Proposed NASA budget cuts 4 critical Earth science missions

Proposed NASA budget cuts 4 critical Earth science missions


What we were fearing for some time now has finally happened. The proposed White House Budget for fiscal year 2018 has virtually asked NASA to forget about Earth Science.

The Trump administration has proposed a $19.1-billion budget for NASA in 2018, which is in fact marginally less than its existing $19.3-billion allocation. While it is not so bad considering, many departments — such as NOAA and Environment Protection Agency (EPA) — face deep cuts, but the focus is on missions like Mars and Jupiter probes, human exploration and ceding ground to commercial space companies, while drastically reducing funding for earth sciences.

President Trump’s budget proposes a $100-million cut for NASA’s earth science division, which has been allocated $1.8 billion, thus reflecting his much publicized scepticism about Climate Change. NASA’s human exploration division gets the lion’s share of the proposed funds, with $3.7 billion for the Orion crew vehicle and Space Launch System (SLS) jumbo rocket — the spacecraft that will get humans to Mars.

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What the cuts mean?

If Congress approves the budget in toto, the cuts effectively mean termination of NASA’s four missions to examine the planet: PACE, OCO-3, DSCOVR, and CLARREO Pathfinder.

Proposed NASA budget
A satellite image shows the cruise track against a background of ocean color data. Colors indicate the amount of chlorophyll, where red is the highest and blue the lowest. Credit: NASA/Norman Kuring

PACE: PACE stands for the Plankton, Aerosol, Cloud, ocean Ecosystem (PACE) mission was scheduled for launch in 2022. It is NASA’s most advanced global ocean color and aerosol mission to date. Being built and tested at the Goddard Space Flight Center, PACE was envisioned to expand our knowledge of key climate variables such as aerosol particles and clouds, and extend NASA’s long-term record of the phytoplankton pigment, chlorophyll, while providing new insights on ocean biodiversity.

A visualization of carbon dioxide values (colored squares) being measured by the OCO-2 sensor. 

OCO-3: The Orbiting Carbon Observatory 3, or OCO-3, is a future space instrument designed to investigate various questions about the distribution of carbon dioxide on Earth. OCO-3 is a complete stand-alone payload built using the spare OCO-2 flight instrument, with additional elements added to accommodate installation and operation on the International Space Station (ISS). After docking with the ISS, the OCO-3 instrument will be installed on the ISS Japanese Experiment Module- Exposed Facility (JEM-EF) where it will be operating for the duration of the mission.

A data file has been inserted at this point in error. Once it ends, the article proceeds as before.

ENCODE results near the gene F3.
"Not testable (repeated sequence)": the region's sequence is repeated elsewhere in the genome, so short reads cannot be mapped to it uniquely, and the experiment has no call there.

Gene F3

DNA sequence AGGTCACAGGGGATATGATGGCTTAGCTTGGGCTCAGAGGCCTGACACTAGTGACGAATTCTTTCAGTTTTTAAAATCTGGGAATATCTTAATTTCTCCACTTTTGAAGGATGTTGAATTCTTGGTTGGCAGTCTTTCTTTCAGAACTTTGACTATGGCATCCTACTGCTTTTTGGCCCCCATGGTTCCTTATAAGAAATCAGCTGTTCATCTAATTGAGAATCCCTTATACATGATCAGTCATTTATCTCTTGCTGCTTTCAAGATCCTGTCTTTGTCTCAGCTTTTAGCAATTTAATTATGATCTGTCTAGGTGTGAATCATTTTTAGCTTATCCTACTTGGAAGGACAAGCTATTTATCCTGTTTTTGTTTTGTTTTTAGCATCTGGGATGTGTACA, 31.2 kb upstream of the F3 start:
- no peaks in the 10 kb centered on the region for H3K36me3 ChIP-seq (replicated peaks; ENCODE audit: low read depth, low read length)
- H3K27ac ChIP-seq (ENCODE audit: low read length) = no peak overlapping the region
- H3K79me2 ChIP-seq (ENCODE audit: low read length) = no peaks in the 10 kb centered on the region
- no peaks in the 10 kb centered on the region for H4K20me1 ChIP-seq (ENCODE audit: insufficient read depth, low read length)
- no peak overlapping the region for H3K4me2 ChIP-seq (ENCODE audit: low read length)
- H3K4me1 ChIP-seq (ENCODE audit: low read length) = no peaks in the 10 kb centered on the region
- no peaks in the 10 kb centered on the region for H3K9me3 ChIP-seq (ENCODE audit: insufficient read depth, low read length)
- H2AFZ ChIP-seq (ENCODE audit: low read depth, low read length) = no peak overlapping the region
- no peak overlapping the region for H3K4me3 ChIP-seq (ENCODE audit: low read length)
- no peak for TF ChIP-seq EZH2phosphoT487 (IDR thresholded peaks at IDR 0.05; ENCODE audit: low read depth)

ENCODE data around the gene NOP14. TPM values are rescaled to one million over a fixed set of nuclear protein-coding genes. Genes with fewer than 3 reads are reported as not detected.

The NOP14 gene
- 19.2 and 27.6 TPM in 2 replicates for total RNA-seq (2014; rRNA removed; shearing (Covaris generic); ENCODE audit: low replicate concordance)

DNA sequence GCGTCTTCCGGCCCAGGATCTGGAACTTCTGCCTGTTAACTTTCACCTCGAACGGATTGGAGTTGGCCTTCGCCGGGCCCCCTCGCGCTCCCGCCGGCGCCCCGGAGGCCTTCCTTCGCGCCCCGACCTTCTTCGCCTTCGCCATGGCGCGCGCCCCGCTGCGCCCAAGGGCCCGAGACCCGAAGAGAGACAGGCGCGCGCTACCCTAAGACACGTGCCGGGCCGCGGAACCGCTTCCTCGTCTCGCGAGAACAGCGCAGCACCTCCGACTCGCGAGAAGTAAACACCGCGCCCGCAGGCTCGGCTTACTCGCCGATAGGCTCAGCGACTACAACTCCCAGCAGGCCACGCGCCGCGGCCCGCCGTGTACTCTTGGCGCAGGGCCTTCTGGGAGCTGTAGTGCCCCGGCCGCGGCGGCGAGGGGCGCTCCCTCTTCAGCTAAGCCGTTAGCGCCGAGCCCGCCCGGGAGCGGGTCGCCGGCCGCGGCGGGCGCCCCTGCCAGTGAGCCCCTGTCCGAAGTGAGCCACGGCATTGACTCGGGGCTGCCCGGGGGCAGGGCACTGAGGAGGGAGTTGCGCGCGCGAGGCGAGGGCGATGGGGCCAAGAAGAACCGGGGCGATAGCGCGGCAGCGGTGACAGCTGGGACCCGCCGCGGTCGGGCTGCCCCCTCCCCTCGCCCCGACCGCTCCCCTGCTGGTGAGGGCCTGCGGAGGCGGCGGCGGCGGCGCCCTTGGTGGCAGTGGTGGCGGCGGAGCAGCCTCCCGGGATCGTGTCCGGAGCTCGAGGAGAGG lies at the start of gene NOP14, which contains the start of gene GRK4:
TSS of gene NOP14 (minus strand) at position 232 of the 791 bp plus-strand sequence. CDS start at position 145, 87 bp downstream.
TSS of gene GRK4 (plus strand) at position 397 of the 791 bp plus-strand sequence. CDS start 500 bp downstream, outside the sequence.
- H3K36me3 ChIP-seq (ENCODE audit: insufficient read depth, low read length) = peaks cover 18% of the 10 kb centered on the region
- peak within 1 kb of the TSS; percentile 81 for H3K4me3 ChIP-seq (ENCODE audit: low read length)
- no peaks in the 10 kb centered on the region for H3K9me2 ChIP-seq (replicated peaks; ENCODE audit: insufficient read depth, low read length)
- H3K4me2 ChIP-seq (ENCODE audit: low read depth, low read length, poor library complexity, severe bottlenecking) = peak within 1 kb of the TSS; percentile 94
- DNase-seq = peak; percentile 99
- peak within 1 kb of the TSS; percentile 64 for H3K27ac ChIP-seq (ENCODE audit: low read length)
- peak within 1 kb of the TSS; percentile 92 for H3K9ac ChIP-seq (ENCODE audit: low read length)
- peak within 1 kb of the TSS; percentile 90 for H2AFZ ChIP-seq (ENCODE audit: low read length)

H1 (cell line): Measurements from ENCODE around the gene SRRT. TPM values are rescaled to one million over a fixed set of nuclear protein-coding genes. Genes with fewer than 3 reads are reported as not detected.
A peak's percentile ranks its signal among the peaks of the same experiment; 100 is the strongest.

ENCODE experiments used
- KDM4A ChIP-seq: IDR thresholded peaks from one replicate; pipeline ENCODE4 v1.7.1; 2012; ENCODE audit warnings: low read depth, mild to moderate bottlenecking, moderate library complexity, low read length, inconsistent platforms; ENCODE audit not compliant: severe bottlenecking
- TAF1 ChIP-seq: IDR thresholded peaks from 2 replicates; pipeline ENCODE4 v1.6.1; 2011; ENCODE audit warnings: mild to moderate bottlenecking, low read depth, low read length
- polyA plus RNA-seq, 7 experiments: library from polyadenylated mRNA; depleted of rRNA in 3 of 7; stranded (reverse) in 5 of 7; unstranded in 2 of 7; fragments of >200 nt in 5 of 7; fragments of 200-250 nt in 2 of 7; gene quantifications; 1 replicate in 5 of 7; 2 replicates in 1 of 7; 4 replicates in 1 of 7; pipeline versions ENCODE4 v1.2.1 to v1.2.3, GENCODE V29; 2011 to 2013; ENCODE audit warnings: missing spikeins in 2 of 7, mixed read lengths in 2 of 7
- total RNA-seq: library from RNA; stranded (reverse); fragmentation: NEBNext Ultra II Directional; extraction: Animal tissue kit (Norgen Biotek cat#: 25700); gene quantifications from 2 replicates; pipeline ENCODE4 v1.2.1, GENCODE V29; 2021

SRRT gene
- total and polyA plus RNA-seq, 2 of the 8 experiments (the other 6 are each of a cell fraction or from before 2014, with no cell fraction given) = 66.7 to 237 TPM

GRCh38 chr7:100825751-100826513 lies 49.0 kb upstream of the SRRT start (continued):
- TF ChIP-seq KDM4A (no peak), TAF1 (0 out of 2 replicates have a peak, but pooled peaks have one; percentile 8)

This video was created using NASA’s EPIC camera aboard NOAA’s DSCOVR satellite.

DSCOVR: A partnership between NOAA, NASA, and the US Air Force, Deep Space Climate Observatory (or DSCOVR) is an Earth observation and space weather satellite launched in 2015. It collects data on Earth’s atmosphere and maintains real-time solar wind monitoring capabilities. DSCOVR’s EPIC camera (Earth Polychromatic Imaging Camera) — a four megapixel CCD camera and telescope — can take full-Earth pictures about every two hours and is able to process them faster than other Earth observation satellites. While DSCOVR will still have the job of giving an early warning of solar weather events that could potentially cause damage back on earth, but its EO tools will reportedly be shut off. Interestingly, at $1.2 million, it was NASA’s second cheapest ongoing earth sciences program. With the launch of NOAA’s GOES-R satellite in 2016, scientists were also expecting that real-time data from DSCOVR and GOES-R will further provide enhanced space weather forecasts.

NASA budget cut
From its home on the International Space Station, the CLARREO Pathfinder Project reflected solar spectrometer will calibrate by pointing to the sun and the moon.

CLARREO: The Climate Absolute Radiance and Refractivity Observatory (CLARREO) is a climate-focused mission that was set to become a key element of the climate observing system.  It was seen as filling the critical need for unambiguous climate change measurements with an unprecedented level of accuracy. The CLARREO mission was to have provided a metrology laboratory in orbit for the purpose of accurately quantifying and attributing climate change. The mission was also envisioned to provide the first orbiting radiometers with accuracy sufficient to serve as reference calibration standards for other space sensors, essentially serving as a “NIST in orbit”.

READ: Why NASA is vital for battling climate change